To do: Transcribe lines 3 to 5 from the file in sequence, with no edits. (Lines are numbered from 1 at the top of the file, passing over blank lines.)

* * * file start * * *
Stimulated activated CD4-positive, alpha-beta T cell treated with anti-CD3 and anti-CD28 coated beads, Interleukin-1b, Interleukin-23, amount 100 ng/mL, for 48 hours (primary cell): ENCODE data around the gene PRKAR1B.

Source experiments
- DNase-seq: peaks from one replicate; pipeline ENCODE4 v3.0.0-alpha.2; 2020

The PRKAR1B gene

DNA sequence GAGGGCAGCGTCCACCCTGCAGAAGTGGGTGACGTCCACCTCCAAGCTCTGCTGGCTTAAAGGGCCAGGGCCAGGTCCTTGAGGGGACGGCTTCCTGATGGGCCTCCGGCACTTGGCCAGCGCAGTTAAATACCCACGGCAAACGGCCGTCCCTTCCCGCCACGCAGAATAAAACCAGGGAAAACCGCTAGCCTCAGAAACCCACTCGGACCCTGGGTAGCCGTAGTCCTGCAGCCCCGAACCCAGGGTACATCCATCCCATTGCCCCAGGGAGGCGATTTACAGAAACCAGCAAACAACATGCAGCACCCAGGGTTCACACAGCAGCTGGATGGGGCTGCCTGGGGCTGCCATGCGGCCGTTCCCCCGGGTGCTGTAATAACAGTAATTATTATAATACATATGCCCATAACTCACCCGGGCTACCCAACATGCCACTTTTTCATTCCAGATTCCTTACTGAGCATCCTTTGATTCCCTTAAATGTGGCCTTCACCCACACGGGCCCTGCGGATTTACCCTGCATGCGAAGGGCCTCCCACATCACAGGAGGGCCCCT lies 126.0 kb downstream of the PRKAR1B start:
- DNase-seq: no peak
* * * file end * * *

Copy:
- DNase-seq: peaks from one replicate; pipeline ENCODE4 v3.0.0-alpha.2; 2020

The PRKAR1B gene

DNA sequence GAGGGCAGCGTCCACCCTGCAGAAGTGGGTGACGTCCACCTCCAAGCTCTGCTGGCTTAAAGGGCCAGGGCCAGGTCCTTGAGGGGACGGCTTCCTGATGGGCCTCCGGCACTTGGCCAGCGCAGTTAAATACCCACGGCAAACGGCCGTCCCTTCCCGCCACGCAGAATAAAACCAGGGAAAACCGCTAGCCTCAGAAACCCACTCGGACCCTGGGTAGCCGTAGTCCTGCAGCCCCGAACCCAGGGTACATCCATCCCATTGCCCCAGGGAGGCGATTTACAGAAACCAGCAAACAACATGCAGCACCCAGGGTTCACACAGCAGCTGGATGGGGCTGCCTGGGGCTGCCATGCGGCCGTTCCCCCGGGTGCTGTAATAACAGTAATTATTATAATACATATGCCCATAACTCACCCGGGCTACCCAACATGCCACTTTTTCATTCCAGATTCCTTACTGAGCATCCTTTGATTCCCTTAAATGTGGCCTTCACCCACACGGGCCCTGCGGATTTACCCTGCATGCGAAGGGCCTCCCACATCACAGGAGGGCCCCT lies 126.0 kb downstream of the PRKAR1B start: